CEIC News@lert: CEIC Initiative: Analysis of Capital Flows to Emerging Markets
January 29, 2014
In the past quarter CEIC has distributed a series of thematic analytical reports focused on the increased volatility in international capital markets and its impact on Emerging Market Economies (EMEs).
In several News@lert, Data Talk and Macro Watch articles CEIC has discussed the external vulnerability of EMEs by evaluating, among other features, the composition, denomination, maturity, and ownership structure of public and corporate debt, as well as the Balance of Payments and International Investment Position statistics, equity markets performance, and exchange rate regimes. We have also presented cross-country comparisons of sustainability indicators such as the level of monetization, foreign-exchange reserves coverage, and market capitalization as a share of GDP.
Since the 2007-2009 financial crisis EMEs have provided attractive investment opportunities for international investors seeking to diversify away from the advanced economies mired in sluggish growth and with squeezed profit margins. The persistently high GDP growth differentials and interest rate spreads between the advanced economies and the EMEs have been widely recognized as key determinants of much of the international capital flows.
As buoyancy returns to the US and Europe, and the talk of potential monetary policy normalization in the US gains momentum, the odds are high that many investors will consider reallocating some of their assets out of emerging markets with weak fundamentals. For instance, countries with persistently high budget and current account deficits are most likely to be hit by sudden capital reversals. Political turmoil may prove to be another salient factor weighing down confidence in some countries.
The vulnerability of EMEs to swings in investor sentiment has become evident over the past few days when the news of a slowdown in GDP growth in China and sharp depreciation of the Argentine peso triggered what many analysts described as a “flight to safety” – a sell-off of equities and currencies across a diverse spectrum of EMEs. As of Monday, January 27th, the MSCI Emerging Market Index had lost more than 7% since the beginning of 2014.
The dominant concerns are that, rather than being isolated cases, such episodes of evaporating confidence may become the norm in the foreseeable future. Last year, there was plentiful evidence of EMEs’ susceptibility to exogenous shocks and consequent contagion. In the second and third quarters of 2013, many EMEs suffered from considerable foreign capital withdrawals, with declines being more pronounced in the emerging economies of Central Europe. For instance, in the third quarter of 2013, Hungary experienced net capital outflow amounting to 19% of GDP – a 7.8 percentage point decrease in its net capital balance compared to the same quarter of the previous year. Large capital outflows were also evident from Turkey, Mexico and the Philippines, among other countries.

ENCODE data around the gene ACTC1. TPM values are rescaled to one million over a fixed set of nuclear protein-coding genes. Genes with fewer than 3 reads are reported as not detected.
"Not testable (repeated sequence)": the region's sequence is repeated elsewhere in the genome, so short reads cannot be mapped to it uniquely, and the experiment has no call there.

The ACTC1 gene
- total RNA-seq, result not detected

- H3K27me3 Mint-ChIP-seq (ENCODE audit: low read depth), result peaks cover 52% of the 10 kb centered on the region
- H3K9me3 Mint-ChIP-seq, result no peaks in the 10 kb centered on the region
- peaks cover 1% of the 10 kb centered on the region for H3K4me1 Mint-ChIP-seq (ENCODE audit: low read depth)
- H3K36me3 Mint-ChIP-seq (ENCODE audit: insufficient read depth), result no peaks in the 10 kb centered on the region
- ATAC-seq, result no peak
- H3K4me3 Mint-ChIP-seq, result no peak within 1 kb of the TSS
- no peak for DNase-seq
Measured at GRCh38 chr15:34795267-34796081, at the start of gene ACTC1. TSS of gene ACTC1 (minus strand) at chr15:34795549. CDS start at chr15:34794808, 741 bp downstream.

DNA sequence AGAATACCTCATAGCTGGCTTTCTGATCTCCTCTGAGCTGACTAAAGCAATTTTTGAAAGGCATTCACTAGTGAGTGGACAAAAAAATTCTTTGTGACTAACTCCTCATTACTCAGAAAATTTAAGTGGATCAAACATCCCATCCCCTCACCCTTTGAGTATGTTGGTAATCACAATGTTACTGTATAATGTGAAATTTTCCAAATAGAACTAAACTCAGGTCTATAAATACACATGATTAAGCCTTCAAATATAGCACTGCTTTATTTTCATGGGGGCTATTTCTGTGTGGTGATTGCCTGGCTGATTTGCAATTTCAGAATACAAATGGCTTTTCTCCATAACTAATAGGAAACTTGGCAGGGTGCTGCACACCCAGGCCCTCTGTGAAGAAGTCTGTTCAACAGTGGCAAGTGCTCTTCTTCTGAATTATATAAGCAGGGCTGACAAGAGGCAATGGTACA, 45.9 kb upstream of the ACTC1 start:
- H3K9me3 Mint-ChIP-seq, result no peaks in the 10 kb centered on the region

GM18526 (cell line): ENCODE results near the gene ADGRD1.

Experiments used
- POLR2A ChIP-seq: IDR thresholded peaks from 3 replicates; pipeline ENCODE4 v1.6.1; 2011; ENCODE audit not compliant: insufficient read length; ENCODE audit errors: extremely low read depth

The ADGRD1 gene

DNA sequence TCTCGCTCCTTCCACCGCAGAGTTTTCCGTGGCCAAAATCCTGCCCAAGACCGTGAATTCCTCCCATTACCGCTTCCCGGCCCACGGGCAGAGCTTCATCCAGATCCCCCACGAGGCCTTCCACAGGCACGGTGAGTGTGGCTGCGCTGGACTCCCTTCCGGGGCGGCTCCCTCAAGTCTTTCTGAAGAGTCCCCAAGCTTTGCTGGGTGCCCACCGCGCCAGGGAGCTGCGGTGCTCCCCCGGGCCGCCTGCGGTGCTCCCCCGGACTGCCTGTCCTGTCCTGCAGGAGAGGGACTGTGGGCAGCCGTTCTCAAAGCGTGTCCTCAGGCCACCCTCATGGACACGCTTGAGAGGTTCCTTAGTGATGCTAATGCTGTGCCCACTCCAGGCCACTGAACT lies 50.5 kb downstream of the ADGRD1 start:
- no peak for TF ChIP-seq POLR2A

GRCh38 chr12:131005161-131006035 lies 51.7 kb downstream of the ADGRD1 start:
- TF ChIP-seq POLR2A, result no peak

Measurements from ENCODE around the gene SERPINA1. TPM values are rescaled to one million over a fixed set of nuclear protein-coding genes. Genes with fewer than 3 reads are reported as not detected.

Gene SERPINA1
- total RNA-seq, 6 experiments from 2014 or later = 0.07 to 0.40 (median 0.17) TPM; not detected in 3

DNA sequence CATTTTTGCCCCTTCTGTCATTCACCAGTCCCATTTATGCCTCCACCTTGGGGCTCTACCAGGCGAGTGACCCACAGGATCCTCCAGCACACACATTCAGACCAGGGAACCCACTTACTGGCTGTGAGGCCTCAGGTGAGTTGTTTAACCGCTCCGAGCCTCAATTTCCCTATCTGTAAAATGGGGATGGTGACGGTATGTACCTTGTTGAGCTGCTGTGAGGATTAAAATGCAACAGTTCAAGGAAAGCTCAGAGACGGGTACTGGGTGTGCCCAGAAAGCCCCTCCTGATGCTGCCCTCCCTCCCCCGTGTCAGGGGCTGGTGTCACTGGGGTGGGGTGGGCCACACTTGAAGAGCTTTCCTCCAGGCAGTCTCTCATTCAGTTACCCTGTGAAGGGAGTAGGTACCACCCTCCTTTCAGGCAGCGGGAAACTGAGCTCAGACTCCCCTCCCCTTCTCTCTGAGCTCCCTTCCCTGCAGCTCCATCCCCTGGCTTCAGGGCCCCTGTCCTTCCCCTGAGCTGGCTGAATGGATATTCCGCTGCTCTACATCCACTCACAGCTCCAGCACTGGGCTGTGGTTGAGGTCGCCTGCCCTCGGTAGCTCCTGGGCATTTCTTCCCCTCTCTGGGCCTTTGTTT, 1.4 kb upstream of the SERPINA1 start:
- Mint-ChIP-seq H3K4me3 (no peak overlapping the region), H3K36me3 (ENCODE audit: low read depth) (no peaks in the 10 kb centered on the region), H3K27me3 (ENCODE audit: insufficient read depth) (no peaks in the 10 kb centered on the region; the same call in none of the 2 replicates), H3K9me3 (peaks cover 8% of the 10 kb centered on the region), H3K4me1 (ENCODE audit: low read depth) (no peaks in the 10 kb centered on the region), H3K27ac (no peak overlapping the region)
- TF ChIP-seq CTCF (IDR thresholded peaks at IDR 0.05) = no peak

A large share of the volatility in capital markets in 2013 has been attributed to the U.S. Federal Reserve’s intention, announced in June, to taper its bond-buying programme (known as quantitative easing). It is yet to be seen if, and to what extent, the Fed’s decision from December to begin scaling back its asset purchases, will affect the EMEs, as its monetary policy is still expected to remain rather accommodating with the policy rate unlikely to rise imminently, given current inflation and unemployment expectations.
With unsustainable domestic policies, deteriorating fundamentals and political uncertainties affecting some EMEs, the challenging external conditions leave open the possibility that the slowdown in capital inflows may end up escalating into full-blown capital stops, and by extension into a potential balance of payments crisis in economies ill-equipped to adopt adequate measures to counter sudden capital reversals.
The current consensus among economic analysts is that 2014 will be a turbulent year for emerging markets. There are sizeable downside risks owing to the anticipated foreign capital withdrawals, the improving fundamentals arising from upbeat economic sentiment in the U.S. and Europe, and the associated narrowing of interest rate differentials between developing and developed markets. Nevertheless, it has been pointed out that the economic upturn in the U.S. and Europe may actually prove to be a welcome development for some EMEs. For instance, countries that are net exporters to the advanced economies are poised to benefit from the increased demand from developed markets.
Thus, CEIC will continue to monitor the performance of EMEs relative to their developed counterparts and disseminate regular briefs containing analysis of any significant developments in international capital markets, and of EMEs’ external debt dynamics and sustainability.
CEIC Data Manager provides recourse to timely country-specific statistics necessary to assess the performance of the EMEs capital markets. Of primary interest are data contained in the Government and Public Finance, Balance of Payments, Interest and Foreign Exchange Rates, and Financial Market sectors, located in the Global Database. In addition, the Global Economic Monitor section of the World Trend Database offers quick access to country-specific data for a selection of some of the most important and widely used indicators.
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